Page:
Author(s): Macarisin D, Patel J, Bauchan G, Giron JA, Sharma VK
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Abstract Shiga-toxigenic Escherichia coli O157:H7 outbreaks have been linked to consumption of fresh produce. It is generally recognized that bacterial attachment to vegetal matrices constitutes the first step in contamination of fresh produce. Cellular appendages, such as curli fibers, and cellulose, a constituent of extracellular matrix, have been suggested to be involved in E. coli attachment and persistence in fresh produce. A comparative evaluation was conducted on the ability of Shiga toxin-producing E. coli O157:H7 strains EDL933 and 86-24, linked to two independent foodborne disease outbreaks in humans, and their mutants deficient in curli and/or cellulose expression to colonize and to firmly attach to spinach leaf. Inoculated spinach leaves were incubated at 22°C, and at 0, 24, and 48 h after incubation loosely and strongly attached E. coli O157:H7 populations were determined. Curli-expressing E. coli O157:H7 strains developed stronger association with leaf surface, whereas curli-deficient mutants attached to spinach at significantly (p<0.01) lower numbers. Attachment of cellulose-impaired mutants to spinach leaves was not significantly different from that of curliated strains. The relative attachment strength of E. coli O157:H7 to spinach increased with incubation time for the curli-expressing strains. Laser scanning confocal microscopy (LSCM) analysis of inoculated leaves revealed that curli-expressing E. coli O157:H7 were surrounded by extracellular structures strongly immunostained with anti-curli antibodies. Production of cellulose was not required to develop strong attachment to spinach leaf. These results indicate that curli fibers are essential for strong attachment of E. coli O157:H7 to spinach whereas cellulose is dispensable.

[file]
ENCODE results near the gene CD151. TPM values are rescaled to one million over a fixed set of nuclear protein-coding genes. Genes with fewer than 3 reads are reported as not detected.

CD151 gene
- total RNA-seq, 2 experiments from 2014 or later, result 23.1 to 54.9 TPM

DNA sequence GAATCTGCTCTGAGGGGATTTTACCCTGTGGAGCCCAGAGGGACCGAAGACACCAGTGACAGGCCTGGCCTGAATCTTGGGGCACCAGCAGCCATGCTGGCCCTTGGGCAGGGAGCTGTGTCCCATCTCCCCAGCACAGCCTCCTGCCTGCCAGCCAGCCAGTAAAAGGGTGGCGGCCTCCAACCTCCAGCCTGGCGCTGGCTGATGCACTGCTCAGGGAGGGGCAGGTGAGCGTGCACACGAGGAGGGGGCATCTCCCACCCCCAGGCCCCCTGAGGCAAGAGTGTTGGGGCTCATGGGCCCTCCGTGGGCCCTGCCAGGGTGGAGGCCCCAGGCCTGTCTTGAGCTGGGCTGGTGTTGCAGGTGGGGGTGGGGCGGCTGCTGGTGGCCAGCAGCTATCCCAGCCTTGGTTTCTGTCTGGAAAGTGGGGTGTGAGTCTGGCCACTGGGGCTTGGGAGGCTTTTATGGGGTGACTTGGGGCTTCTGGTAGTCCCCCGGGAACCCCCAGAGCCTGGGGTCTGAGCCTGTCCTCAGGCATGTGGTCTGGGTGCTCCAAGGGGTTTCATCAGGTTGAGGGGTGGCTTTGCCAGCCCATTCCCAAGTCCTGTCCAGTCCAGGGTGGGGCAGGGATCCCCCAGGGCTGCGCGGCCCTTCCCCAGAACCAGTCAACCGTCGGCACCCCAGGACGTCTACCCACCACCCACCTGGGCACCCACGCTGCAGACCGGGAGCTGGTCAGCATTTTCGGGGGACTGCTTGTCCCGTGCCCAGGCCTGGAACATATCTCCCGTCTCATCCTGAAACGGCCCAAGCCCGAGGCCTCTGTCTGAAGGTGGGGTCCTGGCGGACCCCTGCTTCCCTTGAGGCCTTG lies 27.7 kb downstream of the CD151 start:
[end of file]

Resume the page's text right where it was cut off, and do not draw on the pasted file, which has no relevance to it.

This article was published in Foodborne Pathog Dis
and referenced in Journal of Microbial & Biochemical Technology